We're still doing a ton of work, but, now, instead of spreadsheets and data and so forth, we can really run through our full cycle much better and, then use that time to do more meaningful support of the data.
Better contract management with Intacct isn't just an internal benefit:
We actually have customers who ask us, "Hey, I know we just signed this five year agreement, but it's really confusing, can you send me a report that shows me when you're gonna bill?" And, so, to be able to click a button and say, "Here is your billing cycle; here is when we're going to get it, to automate it, click a button" - that's been great.
Welltok also spoke to Intacct's impact on the revenue side, and in contract management. In particular, the advanced MEA allocations have paid off (allocation enhancements were a big product announcement at the show):
We had one contract that has 114 lines in it, and a massive, massive MEA schedule - that used to take hours for us to do... But now with the automation of it, it makes it a ton better.
Next up? Lisa Schulz, Controller at Jobvite:
I won't go into this one, as I talked with Schulz in detail - stay tuned for that full writeup. But her quote stands out:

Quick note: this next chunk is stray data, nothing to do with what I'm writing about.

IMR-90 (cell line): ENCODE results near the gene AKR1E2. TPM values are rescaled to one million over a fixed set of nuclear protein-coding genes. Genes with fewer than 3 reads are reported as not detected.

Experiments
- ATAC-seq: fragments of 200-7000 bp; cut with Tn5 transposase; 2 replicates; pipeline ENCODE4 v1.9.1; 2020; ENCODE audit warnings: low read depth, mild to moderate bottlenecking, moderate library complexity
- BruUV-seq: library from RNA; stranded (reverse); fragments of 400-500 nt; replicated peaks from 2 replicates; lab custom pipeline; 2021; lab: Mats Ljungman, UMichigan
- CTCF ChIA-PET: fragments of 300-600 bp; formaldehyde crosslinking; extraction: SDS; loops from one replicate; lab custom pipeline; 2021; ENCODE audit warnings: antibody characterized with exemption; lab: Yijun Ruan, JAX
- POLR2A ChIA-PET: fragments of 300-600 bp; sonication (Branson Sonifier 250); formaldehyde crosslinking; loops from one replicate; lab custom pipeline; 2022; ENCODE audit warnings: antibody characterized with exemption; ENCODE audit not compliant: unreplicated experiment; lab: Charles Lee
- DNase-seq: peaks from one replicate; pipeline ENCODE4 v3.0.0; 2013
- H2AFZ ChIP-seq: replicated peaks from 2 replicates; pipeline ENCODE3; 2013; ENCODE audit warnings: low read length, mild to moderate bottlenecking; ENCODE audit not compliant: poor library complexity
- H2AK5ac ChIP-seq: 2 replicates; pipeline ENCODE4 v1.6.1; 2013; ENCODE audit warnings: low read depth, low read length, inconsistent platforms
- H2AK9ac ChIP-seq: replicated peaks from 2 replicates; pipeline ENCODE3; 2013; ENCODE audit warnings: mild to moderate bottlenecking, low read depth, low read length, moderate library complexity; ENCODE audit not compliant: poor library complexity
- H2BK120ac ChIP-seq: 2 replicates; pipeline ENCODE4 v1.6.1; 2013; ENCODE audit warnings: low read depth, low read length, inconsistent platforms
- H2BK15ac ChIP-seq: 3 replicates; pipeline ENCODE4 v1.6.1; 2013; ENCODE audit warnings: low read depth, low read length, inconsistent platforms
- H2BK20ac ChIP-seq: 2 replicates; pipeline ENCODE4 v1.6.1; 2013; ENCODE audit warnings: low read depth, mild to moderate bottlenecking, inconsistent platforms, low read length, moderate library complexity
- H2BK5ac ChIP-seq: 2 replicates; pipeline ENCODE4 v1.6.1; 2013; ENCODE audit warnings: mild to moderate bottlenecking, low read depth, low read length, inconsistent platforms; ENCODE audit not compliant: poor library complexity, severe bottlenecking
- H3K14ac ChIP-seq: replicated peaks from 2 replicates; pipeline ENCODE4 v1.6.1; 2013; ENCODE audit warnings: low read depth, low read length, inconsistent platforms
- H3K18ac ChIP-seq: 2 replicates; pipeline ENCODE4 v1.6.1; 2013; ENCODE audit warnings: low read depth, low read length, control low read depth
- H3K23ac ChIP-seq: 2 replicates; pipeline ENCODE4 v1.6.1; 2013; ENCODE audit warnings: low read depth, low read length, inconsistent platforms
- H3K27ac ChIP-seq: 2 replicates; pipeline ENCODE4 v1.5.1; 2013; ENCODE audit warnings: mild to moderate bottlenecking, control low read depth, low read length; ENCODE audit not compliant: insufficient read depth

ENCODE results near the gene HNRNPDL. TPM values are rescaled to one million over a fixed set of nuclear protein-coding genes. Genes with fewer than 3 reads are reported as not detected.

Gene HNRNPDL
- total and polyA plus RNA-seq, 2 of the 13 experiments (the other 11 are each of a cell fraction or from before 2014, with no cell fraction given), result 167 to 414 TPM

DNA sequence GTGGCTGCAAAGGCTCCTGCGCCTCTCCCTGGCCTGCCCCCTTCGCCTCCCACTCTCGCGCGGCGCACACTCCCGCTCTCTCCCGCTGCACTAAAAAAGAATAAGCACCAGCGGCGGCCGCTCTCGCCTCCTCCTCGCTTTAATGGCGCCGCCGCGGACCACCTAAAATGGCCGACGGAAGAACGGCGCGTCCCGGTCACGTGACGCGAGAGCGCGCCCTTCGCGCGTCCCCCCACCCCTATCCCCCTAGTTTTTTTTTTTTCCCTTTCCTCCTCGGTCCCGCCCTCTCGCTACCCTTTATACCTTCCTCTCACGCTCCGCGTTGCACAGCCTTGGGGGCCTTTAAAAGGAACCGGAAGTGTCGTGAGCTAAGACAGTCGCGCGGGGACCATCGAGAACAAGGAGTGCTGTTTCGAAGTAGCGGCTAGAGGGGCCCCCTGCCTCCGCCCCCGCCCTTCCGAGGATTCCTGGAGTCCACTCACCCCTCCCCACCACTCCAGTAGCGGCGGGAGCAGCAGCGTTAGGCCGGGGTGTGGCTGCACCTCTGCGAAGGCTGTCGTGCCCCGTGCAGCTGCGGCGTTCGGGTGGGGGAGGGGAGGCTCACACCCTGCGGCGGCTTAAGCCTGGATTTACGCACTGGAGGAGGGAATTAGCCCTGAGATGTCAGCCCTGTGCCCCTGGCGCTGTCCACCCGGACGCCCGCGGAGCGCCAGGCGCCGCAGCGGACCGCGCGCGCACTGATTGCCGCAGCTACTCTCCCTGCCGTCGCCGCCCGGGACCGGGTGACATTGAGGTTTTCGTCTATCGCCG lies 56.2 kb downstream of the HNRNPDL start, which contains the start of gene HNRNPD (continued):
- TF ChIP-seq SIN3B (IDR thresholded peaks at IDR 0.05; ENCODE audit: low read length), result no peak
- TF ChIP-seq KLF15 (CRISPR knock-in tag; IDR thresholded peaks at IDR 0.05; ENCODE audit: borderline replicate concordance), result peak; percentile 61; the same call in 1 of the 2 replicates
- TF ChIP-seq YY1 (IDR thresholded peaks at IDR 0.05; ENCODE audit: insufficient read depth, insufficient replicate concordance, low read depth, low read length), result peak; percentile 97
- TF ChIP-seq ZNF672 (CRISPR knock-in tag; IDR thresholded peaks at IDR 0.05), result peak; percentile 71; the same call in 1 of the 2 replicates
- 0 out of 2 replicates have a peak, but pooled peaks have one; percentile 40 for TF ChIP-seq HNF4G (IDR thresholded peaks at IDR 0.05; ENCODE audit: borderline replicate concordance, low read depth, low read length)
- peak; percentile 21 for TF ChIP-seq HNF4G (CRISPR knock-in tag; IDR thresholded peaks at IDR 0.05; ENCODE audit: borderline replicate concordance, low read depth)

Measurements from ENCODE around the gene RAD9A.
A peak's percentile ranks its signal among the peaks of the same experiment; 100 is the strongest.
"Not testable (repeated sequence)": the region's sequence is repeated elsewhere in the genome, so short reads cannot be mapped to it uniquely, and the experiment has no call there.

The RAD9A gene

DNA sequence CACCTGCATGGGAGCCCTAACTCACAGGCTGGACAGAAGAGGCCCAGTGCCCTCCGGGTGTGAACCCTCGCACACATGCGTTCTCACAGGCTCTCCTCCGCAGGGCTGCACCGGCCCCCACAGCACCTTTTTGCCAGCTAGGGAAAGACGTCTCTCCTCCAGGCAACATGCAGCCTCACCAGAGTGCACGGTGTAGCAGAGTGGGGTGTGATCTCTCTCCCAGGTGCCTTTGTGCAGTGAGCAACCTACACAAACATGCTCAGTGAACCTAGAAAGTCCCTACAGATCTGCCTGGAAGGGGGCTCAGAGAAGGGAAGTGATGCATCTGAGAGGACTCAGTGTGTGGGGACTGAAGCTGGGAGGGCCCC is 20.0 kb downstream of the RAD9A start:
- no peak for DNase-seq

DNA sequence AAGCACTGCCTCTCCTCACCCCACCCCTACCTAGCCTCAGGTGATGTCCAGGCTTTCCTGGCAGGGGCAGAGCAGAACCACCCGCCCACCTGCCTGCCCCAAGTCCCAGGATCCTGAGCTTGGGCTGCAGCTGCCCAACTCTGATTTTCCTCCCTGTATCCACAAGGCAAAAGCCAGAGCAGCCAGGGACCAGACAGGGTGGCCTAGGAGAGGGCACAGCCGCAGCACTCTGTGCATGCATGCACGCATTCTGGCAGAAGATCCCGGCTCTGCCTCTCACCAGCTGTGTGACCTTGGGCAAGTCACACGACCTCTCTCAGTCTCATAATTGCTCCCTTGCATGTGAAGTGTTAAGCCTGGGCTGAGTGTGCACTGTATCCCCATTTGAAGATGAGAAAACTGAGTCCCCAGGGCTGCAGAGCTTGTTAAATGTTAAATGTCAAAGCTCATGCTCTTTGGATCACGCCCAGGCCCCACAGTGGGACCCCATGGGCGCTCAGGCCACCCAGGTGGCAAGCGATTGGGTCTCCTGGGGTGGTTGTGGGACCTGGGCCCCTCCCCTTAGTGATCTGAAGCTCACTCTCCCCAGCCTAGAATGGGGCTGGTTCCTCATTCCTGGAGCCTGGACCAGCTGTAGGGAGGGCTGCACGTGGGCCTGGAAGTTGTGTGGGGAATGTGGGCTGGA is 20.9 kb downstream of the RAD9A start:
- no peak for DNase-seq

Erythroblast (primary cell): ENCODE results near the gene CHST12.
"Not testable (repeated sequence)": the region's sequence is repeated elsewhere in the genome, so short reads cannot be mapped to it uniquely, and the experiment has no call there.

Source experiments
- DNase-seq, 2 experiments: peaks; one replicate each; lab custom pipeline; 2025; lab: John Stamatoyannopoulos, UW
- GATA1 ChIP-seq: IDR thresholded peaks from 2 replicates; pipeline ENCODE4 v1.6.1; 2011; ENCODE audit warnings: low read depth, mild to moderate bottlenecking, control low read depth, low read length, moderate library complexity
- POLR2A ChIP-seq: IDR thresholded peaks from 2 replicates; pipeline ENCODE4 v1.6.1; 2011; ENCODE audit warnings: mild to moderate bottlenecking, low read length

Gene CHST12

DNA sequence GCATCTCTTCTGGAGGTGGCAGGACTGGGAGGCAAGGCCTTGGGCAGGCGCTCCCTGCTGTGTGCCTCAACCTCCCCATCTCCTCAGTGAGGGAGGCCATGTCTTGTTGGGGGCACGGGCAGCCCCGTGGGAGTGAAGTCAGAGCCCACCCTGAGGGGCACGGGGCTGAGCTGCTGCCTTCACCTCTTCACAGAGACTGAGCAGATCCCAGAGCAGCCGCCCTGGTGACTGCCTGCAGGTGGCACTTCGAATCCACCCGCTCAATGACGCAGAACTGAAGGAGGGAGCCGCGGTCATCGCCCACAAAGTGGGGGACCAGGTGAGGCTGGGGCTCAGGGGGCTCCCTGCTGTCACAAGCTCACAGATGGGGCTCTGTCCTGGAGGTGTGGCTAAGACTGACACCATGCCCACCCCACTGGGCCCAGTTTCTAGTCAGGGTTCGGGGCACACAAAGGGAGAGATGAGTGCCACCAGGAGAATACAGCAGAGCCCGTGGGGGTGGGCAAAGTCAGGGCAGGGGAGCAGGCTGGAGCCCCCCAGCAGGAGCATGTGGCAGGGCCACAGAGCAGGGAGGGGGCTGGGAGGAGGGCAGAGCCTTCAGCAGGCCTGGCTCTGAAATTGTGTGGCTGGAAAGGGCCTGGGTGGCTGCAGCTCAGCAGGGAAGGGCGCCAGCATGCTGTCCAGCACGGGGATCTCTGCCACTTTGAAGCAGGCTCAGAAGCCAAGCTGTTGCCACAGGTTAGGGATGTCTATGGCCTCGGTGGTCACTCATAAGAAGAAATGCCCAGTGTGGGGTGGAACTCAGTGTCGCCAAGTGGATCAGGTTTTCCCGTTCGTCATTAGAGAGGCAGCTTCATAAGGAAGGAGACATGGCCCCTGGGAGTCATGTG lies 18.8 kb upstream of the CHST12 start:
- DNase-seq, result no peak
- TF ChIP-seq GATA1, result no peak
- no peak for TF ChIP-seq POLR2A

We are shifting effort from 80 percent bookkeeping/transactional focus to 80 percent analytics and business-focused.
During our chat, I asked Schulz if this was a three to five year goal. She believes they can achieve that 80 percent shift much sooner than that. And in the meantime, Jobvite now has a five day close which brings accurate numbers to management (before Intacct, they had no formalized monthly close). And, like Welltok, Schulz has been able to support Jobvite's growth without increasing her finance staff.
Finally, we have Gainsight:
Another transformation that has logged quantifiable benefits along the way, such as shortening the closing cycle and accelerating cash flow by one month. Igor Beckerman, CFO Gainsight, told the audience how Sage Intacct is integral to their business model growth: